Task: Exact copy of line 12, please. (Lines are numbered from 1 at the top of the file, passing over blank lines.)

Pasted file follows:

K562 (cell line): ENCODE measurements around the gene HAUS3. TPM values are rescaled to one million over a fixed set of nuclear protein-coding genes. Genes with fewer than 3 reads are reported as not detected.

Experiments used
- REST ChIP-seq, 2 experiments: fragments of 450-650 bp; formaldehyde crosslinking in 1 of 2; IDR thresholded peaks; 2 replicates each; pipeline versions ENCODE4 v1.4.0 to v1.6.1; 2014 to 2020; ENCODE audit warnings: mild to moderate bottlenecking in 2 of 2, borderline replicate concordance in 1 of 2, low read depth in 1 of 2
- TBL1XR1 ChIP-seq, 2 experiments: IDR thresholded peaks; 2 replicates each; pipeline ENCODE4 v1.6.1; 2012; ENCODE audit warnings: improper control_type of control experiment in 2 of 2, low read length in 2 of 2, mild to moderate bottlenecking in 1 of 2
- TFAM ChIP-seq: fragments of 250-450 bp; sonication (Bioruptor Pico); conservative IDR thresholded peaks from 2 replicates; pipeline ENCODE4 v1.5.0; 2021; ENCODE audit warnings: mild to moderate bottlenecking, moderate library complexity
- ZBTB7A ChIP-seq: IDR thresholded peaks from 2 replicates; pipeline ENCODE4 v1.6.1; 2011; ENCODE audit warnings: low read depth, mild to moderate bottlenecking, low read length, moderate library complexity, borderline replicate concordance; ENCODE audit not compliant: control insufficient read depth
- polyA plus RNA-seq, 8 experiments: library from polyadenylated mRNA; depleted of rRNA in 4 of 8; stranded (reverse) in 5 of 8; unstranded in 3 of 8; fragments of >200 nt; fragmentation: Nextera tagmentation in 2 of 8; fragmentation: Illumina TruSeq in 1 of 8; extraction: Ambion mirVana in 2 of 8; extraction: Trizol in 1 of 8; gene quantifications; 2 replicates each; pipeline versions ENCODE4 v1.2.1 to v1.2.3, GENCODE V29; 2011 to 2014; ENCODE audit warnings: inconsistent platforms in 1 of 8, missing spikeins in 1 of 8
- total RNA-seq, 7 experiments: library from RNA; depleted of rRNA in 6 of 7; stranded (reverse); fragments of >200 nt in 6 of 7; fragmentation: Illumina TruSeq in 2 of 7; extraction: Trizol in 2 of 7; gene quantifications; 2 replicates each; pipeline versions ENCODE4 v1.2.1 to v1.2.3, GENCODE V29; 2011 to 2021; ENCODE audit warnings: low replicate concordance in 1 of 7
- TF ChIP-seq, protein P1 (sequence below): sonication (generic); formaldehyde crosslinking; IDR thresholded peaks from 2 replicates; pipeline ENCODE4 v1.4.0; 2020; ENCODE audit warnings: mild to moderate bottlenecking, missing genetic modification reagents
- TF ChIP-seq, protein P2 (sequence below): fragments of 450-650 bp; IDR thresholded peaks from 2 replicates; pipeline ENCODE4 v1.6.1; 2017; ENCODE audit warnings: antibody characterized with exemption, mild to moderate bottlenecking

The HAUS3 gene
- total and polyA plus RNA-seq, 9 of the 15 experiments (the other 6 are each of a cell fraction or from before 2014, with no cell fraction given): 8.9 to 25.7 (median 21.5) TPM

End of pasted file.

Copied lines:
- total and polyA plus RNA-seq, 9 of the 15 experiments (the other 6 are each of a cell fraction or from before 2014, with no cell fraction given): 8.9 to 25.7 (median 21.5) TPM